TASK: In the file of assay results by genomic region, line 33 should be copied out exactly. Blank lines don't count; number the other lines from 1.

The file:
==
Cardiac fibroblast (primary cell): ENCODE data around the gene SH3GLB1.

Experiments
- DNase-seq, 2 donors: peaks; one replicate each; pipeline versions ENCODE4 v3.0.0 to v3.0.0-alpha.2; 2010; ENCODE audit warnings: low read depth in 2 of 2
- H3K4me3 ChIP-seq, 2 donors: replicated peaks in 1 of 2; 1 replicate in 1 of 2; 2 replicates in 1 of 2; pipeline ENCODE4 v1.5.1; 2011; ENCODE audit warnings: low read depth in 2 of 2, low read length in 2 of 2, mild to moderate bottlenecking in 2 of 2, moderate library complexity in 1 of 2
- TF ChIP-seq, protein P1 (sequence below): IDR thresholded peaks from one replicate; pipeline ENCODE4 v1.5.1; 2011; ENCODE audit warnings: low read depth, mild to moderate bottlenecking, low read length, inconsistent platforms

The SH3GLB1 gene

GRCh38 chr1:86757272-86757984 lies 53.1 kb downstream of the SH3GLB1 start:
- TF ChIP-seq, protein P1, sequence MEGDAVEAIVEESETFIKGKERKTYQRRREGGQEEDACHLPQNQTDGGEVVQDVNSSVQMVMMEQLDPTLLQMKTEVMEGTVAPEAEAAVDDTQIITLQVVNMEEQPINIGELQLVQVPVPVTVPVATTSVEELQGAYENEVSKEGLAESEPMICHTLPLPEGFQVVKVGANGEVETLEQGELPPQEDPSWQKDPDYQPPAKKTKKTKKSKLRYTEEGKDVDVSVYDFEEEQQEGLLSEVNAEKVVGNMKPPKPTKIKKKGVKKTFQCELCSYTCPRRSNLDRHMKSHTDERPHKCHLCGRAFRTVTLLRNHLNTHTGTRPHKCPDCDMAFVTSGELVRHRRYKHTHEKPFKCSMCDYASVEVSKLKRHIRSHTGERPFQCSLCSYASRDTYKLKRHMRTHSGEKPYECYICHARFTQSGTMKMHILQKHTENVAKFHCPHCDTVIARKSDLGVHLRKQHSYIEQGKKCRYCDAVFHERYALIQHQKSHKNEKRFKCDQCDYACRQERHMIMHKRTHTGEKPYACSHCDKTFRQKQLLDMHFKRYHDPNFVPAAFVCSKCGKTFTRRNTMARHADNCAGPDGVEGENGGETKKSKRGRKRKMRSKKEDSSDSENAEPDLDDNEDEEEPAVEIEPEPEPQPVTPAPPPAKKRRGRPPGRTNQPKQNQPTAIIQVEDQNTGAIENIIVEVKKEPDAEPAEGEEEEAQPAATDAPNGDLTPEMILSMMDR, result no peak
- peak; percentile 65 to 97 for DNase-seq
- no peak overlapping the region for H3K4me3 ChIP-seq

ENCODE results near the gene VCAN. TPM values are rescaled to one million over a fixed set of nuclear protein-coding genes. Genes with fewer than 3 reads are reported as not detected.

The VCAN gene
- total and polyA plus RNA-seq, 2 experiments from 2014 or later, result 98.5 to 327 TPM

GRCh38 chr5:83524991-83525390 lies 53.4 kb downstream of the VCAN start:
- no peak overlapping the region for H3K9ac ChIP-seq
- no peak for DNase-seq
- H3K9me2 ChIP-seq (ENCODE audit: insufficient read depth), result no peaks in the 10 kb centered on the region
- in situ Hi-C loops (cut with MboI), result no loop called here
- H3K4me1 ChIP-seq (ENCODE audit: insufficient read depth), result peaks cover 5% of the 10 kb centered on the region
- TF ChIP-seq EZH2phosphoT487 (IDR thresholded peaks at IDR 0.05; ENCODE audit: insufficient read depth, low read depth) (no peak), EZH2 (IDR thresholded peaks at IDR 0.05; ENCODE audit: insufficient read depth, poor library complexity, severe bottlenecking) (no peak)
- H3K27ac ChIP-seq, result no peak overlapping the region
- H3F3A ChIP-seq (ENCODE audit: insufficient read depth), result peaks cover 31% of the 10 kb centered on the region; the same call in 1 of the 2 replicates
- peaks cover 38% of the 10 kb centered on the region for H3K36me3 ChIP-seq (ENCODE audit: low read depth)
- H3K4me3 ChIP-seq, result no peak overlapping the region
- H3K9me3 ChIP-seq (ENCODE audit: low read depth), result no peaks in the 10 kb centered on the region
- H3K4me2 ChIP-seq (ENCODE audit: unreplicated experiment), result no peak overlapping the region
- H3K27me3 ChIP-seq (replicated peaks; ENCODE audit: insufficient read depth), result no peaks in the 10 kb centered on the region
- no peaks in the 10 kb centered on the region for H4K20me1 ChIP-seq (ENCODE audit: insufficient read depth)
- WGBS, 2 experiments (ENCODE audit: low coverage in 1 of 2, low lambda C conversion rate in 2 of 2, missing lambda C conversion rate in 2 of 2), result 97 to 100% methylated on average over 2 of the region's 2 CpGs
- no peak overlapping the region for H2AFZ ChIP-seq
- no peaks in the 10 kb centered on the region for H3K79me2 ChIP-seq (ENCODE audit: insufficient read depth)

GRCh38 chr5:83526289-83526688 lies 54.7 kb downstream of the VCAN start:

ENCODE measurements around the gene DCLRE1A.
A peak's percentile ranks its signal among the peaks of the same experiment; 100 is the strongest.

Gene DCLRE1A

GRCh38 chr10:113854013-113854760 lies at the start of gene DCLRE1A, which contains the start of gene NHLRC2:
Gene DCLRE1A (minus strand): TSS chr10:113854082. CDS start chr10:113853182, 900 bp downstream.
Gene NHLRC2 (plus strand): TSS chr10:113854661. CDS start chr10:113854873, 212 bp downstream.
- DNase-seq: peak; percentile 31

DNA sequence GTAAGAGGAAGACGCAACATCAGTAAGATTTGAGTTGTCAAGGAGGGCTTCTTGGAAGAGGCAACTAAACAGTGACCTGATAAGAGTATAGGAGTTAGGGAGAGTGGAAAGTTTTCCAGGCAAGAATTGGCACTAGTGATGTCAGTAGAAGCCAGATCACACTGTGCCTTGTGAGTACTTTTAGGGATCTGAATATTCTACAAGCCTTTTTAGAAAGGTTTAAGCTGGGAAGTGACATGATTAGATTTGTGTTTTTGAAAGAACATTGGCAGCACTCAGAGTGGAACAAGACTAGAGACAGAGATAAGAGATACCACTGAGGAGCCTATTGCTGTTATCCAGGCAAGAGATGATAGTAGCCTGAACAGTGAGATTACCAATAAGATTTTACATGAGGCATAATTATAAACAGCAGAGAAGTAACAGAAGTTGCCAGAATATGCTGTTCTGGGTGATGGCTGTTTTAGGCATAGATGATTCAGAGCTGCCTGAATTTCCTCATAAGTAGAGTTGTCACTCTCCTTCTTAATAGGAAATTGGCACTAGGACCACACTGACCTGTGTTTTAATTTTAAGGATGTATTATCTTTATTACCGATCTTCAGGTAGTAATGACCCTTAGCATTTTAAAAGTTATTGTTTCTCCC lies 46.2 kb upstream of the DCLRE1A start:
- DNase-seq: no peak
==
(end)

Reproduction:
ENCODE measurements around the gene DCLRE1A.